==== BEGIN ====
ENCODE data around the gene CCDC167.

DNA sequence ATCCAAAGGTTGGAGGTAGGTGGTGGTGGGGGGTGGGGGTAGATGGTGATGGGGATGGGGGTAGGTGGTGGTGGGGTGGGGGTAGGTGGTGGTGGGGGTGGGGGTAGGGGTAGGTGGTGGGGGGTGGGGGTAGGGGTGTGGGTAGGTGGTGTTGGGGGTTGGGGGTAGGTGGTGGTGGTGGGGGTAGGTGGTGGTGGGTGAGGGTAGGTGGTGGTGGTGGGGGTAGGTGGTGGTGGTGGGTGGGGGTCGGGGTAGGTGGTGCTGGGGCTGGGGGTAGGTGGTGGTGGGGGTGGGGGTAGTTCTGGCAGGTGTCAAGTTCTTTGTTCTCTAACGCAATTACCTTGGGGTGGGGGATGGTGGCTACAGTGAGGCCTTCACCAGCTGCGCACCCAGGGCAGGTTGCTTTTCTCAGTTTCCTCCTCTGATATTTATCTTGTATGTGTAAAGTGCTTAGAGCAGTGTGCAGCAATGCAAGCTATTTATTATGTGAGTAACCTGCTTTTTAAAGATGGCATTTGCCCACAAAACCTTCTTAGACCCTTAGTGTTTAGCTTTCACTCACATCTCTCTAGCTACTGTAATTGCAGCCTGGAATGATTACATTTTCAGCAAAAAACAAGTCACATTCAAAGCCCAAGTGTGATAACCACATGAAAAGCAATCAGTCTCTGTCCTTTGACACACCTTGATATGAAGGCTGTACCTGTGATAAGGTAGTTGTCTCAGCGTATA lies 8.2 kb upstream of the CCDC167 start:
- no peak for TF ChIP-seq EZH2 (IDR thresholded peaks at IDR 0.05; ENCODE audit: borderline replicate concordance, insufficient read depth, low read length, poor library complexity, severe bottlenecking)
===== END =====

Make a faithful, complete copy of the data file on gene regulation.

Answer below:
ENCODE data around the gene CCDC167.

DNA sequence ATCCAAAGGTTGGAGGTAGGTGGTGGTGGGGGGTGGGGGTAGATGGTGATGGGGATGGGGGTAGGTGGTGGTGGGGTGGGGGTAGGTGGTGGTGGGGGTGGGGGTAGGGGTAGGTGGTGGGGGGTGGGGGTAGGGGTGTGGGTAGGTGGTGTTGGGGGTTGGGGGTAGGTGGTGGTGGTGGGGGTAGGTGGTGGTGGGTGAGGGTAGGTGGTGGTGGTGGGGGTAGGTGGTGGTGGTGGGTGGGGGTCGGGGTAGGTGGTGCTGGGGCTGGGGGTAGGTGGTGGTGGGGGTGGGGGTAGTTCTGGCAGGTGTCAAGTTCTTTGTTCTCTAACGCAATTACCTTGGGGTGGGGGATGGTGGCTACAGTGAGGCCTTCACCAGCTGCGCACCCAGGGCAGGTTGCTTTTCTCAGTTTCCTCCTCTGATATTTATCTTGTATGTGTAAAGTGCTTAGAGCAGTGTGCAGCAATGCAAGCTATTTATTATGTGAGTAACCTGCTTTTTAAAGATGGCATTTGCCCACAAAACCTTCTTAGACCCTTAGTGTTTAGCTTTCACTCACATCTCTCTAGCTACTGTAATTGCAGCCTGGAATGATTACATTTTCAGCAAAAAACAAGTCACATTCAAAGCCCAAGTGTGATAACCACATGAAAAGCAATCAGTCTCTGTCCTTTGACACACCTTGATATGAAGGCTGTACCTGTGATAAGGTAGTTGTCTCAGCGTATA lies 8.2 kb upstream of the CCDC167 start:
- no peak for TF ChIP-seq EZH2 (IDR thresholded peaks at IDR 0.05; ENCODE audit: borderline replicate concordance, insufficient read depth, low read length, poor library complexity, severe bottlenecking)